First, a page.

The Paranormal and Mystery Fiction
By Jacqueline Seewald
I’ve noticed some reviewers look down their noses at mystery fiction that has a paranormal element. The criticism I’ve read is that the author is not playing fair with mystery readers if elements of the paranormal are included. Well, to them I would say that hasn’t hurt Charlaine Harris or Jacqueline Winspear develop a readership one bit.
The July/August 2010 issue of Writer’s Digest published an insightful interview with Charlaine Harris. I recommend reading it. Ms. Harris talks about how she reached her stellar position at the top of the bestseller list.
She started out by taking a creative writing course after finishing college—something other successful writers like Sara Paretsky have done. Ms. Harris’s several mystery novel series were successful and reached mid-list status. But pushing fifty, Ms. Harris wasn’t satisfied with this. She wanted to write a book that was unique, the kind of book that only she could write. So she tossed aside the usual rules of mystery writing and simply wrote what she really wanted to create. And this is the secret to her superstar success. Charlaine Harris wasn’t afraid to be different in style and subject and actually have fun with her writing. She enjoys her work and it shows.
Jacqueline Winspear’s historic mysteries feature Maisy Dobbs, a heroine who has certain psychic abilities and intuitions. I think this gives more depth and dimension to the main character and makes the novels more interesting.
When I started my Kim Reynolds’ series with THE INFERNO COLLECTION, I wanted to create a mystery thriller that had strong elements of romance and the paranormal as well. Each novel involves Kim in a new mystery. She uses her psychic abilities, but only reluctantly. Kim is unsure of herself. She wants to fit in and be “normal”. Instead, she is unique and cannot lead the life of a quiet librarian. In THE INFERNO COLLECTION, THE DROWNING POOL, and the newly released THE TRUTH SLEUTH, Kim uses her abilities to help solve murders. Mike Gardner, a homicide cop who also has psychic ability, comes to love Kim and wants to marry her. But circumstances come between them.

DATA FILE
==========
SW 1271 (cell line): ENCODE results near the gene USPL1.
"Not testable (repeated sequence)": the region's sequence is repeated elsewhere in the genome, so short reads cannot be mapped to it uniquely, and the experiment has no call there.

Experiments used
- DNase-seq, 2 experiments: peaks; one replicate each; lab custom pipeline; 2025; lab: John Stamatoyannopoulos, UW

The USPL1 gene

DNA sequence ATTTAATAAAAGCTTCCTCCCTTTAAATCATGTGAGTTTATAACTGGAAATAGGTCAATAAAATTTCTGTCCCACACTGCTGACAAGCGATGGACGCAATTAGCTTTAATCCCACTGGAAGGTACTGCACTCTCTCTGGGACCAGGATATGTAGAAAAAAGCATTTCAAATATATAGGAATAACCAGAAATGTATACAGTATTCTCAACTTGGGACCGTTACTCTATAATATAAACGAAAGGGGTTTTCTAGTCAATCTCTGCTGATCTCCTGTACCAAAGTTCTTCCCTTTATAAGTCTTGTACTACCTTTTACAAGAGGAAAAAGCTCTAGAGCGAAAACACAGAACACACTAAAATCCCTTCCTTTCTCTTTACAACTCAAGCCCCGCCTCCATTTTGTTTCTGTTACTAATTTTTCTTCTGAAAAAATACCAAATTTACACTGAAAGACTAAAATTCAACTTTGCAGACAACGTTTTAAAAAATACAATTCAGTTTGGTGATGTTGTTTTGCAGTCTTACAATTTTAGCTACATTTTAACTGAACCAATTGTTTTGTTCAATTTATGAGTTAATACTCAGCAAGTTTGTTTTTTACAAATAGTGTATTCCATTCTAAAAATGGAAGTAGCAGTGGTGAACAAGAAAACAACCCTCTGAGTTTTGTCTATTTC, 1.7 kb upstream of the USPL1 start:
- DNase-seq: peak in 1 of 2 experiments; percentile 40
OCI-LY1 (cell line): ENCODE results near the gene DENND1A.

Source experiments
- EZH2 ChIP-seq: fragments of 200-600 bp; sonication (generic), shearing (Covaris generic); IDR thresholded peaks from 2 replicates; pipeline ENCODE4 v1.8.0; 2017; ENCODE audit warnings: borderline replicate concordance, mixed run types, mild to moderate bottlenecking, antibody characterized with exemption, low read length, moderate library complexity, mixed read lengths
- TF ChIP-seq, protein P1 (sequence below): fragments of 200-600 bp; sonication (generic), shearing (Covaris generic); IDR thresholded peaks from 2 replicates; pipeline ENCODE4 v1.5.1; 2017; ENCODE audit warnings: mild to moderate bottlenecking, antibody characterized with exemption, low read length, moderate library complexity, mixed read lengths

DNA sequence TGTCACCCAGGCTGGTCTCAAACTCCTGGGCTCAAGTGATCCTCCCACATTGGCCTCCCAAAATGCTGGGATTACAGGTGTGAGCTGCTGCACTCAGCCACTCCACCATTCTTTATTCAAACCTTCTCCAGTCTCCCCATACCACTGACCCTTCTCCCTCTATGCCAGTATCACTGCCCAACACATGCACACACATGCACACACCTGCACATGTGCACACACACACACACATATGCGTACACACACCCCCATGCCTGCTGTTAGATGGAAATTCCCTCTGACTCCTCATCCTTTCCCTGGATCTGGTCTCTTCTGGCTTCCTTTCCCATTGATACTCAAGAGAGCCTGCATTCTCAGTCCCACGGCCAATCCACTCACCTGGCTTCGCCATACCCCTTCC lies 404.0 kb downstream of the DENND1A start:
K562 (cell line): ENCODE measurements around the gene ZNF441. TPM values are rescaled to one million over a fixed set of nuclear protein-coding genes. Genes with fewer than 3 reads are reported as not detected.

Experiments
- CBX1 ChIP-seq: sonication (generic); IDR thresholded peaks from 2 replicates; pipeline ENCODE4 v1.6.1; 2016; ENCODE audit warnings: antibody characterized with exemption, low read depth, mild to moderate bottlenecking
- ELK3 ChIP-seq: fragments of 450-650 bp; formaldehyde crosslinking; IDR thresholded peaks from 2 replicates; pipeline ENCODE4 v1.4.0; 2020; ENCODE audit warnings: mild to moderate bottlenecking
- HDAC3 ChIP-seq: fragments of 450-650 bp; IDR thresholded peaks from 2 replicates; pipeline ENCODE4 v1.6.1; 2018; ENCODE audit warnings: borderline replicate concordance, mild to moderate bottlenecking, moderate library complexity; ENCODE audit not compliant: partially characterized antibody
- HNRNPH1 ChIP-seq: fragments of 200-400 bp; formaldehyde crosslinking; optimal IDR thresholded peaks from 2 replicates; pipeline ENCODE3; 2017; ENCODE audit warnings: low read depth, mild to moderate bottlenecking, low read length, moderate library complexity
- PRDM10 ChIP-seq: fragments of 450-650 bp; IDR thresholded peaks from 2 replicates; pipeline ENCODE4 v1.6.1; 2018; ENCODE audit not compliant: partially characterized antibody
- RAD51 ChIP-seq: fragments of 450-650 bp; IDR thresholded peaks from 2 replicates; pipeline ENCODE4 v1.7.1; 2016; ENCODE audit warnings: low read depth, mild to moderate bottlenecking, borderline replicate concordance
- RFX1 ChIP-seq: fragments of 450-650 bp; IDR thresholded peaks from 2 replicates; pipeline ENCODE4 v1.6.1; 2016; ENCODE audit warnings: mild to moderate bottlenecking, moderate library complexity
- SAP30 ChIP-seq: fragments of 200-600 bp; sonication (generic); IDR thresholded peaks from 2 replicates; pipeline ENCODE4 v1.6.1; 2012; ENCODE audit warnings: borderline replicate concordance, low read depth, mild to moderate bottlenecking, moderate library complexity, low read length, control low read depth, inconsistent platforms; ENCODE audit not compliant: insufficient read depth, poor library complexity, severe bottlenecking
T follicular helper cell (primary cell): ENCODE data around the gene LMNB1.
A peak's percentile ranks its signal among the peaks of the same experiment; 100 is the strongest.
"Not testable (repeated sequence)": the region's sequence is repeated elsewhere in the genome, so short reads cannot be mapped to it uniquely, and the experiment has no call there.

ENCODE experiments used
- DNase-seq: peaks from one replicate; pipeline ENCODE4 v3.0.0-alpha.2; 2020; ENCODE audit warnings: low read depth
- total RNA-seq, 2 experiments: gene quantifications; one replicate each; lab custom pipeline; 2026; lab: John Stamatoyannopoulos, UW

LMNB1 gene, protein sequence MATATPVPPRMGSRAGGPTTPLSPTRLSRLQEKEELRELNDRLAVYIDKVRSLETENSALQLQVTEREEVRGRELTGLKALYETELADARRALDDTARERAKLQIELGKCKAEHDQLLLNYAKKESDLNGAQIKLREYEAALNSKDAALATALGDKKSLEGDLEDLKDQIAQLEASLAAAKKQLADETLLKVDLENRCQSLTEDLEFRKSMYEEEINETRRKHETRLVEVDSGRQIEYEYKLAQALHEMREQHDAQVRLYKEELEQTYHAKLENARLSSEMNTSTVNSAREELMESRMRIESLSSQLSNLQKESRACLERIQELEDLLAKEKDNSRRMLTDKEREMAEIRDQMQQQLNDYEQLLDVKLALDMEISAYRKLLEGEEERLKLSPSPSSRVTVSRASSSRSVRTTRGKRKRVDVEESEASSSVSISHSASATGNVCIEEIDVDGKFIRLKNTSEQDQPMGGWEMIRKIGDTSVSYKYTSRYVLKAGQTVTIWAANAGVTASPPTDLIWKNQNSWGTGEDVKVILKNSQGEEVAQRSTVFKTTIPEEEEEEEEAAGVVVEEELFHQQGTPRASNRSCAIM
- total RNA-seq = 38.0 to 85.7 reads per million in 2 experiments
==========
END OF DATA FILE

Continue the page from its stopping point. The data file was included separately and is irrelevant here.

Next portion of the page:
Here’s a bit from the beginning of THE TRUTH SLEUTH:
“What had started out as a pleasant afternoon began shifting to something quite different. Kim was developing an uncomfortable feeling of wrongness; a kind of prickling sensation slithered down her spine. She recognized the feeling for what it was but shook her head, trying to dispel the spasm of dread that suddenly gripped her. God, not this again! Would she ever be free of it?
Then Kim gasped, seized by a stab of pain. In her mind, she heard a silent scream, an astonished cry for help. She felt another’s panic and terror. She began to shiver and tremble.
“What’s the matter?” Bert asked, her dark brows rising then knitting together in concern.
“Someone’s been hurt.” Those were the only words she managed to choke out.
“Who? Where?” April asked, glancing around in confusion.
“Maybe we better have a look,” Bert said. Her height of six feet gave her an advantage over both Kim, who was five foot six inches, and April who was barely five foot two inches tall.
The crowd was starting to thin out, many bikers revving up their engines in anticipation of leaving now that today’s entertainment was over. Kim led, Bert and April following behind her. Although she was not really certain where she was going, Kim plowed blindly through the garbage-strewn grounds. And then she saw him: a very young man sitting in an aluminum beach chair, head slumped forward as if he were in a deep sleep.
“He’s dead,” Kim heard herself say with certainty. Her voice sounded hollow, expressionless and faraway, as if it belonged to someone else.
“Oh, God, are you sure?” April asked, tossing her gold-tinted curls as if to deny Kim’s statement.
“Kim’s got this gift of knowing stuff like that,” Bert said.
More like a curse, in Kim’s opinion.
Bert knelt down, at first not touching the body. “I don’t think he’s breathing.” Bert’s voice had taken on a note of professional authority. She looked and sounded like the seasoned policewoman she was. Bert felt for a pulse, then shook her head. “Don’t touch anything. I’m calling this in.” There was a grim expression on Bert’s café au lait features. She pulled a small cell phone out from the pocket of her black leather jacket.
Before Bert could make the call, Kim turned and faced her.
“There’s something I think you should know.”
“I’m listening.” Bert stood very still like a figure in a portrait.
Kim let out a ragged breath. “I think that boy was murdered.”
THE TRUTH SLEUTH can be checked out on Amazon, B&N Online, and Borders to name a few places. You can also put in a request for the book at your local library.
My novels, such as TEA LEAVES AND TAROT CARDS, a sensual paranormal historical novel, are in libraries throughout the English speaking world.